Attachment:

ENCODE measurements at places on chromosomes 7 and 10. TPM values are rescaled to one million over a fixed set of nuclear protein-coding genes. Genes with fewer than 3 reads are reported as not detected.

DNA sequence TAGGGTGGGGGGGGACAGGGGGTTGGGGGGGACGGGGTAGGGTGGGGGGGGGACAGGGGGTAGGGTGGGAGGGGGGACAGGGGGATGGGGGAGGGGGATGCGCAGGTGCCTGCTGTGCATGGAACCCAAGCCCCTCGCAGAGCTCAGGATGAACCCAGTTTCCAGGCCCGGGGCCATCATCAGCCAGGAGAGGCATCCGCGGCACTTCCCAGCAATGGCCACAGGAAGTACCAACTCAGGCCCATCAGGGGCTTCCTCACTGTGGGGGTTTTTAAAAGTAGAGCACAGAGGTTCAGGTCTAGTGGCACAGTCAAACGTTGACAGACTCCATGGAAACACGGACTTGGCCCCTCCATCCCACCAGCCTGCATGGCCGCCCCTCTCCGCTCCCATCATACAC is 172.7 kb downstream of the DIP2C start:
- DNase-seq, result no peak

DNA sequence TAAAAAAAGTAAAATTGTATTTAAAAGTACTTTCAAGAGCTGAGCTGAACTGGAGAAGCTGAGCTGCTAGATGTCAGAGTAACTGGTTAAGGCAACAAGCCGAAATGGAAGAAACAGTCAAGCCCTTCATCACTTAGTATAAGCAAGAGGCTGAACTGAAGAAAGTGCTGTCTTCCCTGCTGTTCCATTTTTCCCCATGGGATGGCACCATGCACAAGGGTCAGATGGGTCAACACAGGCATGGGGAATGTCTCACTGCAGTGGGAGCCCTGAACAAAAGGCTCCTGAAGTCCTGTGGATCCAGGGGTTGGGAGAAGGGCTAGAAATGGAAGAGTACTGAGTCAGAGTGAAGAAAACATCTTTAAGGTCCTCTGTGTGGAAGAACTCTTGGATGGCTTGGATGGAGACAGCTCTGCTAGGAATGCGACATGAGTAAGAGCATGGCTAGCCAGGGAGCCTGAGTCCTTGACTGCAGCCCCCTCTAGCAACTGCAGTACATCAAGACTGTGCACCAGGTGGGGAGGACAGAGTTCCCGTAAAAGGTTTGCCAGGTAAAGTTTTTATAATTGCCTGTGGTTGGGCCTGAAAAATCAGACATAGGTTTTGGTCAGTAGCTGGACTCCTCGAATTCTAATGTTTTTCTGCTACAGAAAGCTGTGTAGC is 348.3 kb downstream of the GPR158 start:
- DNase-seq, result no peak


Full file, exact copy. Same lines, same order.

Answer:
ENCODE measurements at places on chromosomes 7 and 10. TPM values are rescaled to one million over a fixed set of nuclear protein-coding genes. Genes with fewer than 3 reads are reported as not detected.

DNA sequence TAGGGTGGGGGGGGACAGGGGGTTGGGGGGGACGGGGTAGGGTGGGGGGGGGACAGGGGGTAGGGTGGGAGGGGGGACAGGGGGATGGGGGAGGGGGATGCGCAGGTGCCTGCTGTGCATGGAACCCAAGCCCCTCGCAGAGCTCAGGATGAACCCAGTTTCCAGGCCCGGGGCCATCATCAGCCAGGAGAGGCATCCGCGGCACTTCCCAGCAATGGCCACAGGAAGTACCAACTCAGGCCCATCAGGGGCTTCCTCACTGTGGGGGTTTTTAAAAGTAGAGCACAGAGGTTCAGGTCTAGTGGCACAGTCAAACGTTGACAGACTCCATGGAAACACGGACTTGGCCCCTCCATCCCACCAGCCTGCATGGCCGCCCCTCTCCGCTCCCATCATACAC is 172.7 kb downstream of the DIP2C start:
- DNase-seq, result no peak

DNA sequence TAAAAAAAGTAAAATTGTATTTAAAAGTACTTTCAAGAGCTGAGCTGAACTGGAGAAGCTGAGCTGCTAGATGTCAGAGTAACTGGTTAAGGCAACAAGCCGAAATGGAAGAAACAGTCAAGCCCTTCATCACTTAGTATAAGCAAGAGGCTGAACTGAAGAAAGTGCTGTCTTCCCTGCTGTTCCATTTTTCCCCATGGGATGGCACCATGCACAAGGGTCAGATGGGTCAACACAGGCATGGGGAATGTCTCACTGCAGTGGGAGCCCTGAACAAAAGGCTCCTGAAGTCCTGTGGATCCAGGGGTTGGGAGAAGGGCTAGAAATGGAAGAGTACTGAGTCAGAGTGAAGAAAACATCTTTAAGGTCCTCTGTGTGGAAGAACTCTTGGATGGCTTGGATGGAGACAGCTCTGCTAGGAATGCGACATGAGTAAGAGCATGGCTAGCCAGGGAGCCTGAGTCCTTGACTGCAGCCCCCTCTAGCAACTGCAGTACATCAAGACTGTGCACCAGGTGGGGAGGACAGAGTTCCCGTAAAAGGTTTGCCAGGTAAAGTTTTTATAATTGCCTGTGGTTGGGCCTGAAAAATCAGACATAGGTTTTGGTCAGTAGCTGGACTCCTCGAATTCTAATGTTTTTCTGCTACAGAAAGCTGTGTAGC is 348.3 kb downstream of the GPR158 start:
- DNase-seq, result no peak